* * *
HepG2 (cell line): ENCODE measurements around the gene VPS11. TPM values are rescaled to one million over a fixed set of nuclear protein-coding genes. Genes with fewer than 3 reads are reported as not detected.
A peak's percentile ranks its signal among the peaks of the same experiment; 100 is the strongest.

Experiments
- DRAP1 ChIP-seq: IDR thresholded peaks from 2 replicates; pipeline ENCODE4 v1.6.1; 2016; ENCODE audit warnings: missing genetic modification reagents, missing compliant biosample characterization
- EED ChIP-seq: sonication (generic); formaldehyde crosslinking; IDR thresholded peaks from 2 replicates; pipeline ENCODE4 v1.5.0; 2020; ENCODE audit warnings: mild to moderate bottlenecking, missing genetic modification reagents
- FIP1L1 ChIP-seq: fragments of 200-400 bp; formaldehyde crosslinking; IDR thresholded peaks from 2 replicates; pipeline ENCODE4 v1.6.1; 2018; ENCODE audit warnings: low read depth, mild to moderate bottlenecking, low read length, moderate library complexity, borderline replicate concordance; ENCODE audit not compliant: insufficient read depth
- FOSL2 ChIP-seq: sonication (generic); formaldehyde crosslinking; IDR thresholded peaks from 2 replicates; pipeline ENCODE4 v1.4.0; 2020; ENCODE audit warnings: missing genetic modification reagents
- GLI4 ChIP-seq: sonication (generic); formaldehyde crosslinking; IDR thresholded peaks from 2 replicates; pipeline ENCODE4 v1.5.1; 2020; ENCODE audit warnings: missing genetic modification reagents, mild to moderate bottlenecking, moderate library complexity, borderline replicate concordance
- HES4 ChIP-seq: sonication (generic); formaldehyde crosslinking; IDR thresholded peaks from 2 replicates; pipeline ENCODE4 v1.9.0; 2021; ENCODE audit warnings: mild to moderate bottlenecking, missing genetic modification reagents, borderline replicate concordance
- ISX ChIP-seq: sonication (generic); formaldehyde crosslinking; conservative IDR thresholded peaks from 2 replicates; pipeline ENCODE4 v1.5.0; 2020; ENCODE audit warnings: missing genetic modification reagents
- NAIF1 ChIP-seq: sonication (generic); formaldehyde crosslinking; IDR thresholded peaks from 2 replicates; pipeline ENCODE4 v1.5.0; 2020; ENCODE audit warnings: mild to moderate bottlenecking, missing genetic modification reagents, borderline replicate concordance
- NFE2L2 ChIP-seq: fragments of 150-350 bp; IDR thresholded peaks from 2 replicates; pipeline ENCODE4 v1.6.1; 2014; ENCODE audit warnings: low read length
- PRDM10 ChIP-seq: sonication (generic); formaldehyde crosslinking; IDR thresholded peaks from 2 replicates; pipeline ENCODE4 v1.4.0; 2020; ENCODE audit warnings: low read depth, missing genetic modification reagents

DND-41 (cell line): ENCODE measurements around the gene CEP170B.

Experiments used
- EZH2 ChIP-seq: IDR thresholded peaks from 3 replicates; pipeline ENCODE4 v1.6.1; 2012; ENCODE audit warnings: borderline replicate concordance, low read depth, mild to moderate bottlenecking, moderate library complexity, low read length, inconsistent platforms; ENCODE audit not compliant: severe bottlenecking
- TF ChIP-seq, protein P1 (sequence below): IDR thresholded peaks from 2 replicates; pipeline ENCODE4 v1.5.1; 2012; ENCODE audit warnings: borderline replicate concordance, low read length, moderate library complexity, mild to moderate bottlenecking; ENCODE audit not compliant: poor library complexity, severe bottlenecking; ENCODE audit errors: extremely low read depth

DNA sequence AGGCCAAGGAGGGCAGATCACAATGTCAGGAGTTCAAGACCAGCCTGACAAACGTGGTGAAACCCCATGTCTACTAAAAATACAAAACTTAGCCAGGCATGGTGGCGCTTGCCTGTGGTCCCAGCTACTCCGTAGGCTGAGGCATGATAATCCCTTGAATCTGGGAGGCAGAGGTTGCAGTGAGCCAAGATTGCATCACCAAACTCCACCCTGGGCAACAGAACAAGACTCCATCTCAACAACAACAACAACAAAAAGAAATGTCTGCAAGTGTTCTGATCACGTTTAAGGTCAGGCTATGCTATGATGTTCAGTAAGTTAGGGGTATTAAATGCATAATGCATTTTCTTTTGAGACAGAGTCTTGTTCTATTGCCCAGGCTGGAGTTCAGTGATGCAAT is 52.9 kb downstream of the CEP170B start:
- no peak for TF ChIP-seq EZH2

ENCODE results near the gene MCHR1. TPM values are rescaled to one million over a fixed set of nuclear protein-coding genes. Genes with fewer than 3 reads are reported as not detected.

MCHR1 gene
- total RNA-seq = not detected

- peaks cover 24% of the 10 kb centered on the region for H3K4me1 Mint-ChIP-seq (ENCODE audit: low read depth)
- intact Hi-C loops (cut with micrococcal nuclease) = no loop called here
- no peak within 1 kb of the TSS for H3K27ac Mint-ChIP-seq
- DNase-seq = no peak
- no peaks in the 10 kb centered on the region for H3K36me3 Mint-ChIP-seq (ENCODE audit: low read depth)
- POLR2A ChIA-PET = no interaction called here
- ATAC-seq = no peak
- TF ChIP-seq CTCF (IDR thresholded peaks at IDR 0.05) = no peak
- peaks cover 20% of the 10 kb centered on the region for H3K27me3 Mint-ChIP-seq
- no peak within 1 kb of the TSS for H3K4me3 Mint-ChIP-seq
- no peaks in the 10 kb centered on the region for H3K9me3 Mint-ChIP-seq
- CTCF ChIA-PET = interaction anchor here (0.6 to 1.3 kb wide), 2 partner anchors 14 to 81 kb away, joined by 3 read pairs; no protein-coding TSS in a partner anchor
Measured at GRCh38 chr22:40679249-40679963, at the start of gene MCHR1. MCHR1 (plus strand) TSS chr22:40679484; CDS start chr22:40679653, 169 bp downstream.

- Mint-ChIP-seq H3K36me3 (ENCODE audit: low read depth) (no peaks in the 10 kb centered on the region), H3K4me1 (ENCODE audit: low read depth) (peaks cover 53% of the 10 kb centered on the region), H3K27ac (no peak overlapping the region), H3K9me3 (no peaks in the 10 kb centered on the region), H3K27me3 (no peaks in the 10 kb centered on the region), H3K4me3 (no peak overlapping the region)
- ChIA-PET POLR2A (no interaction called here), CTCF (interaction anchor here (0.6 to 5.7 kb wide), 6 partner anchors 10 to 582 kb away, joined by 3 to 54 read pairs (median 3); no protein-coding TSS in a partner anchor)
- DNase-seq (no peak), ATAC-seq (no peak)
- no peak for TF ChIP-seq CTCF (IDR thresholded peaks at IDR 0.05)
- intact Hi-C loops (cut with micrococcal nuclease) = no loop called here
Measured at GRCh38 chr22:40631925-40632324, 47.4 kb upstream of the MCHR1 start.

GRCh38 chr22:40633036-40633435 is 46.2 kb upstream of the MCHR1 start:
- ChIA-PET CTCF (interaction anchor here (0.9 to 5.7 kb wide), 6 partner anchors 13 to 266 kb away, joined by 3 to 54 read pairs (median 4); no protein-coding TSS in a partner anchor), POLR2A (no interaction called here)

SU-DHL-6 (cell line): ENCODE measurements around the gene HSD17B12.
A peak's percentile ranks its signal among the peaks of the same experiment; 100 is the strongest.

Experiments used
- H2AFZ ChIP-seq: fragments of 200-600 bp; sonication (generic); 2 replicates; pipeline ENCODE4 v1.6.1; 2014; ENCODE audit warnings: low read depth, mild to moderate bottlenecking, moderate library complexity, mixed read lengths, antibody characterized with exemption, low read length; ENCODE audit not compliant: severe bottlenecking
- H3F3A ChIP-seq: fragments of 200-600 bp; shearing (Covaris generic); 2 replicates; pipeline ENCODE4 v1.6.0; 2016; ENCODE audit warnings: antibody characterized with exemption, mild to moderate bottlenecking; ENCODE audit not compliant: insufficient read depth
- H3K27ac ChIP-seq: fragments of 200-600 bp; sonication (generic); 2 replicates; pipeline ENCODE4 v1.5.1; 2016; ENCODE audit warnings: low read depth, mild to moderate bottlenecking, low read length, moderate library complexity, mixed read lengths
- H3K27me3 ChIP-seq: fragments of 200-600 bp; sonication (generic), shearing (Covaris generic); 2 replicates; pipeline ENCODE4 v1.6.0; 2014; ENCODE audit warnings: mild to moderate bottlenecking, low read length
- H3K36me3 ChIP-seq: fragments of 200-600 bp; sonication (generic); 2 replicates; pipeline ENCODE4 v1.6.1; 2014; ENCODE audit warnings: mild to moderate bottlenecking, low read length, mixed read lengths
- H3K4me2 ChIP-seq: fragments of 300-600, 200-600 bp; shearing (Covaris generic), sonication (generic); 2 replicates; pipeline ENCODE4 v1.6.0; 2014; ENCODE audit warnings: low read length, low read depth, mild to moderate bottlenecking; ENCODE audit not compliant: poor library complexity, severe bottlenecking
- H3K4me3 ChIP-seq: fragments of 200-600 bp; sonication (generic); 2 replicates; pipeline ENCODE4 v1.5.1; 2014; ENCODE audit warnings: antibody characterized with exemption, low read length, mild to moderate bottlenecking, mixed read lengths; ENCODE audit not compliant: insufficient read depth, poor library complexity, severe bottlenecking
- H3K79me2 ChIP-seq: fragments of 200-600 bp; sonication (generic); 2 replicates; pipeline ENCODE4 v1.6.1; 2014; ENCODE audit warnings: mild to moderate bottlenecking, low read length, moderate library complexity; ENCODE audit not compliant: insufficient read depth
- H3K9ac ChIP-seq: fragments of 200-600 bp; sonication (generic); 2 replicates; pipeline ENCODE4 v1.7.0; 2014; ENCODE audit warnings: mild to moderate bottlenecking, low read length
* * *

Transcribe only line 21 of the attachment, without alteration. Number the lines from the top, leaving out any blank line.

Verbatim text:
MCHR1 gene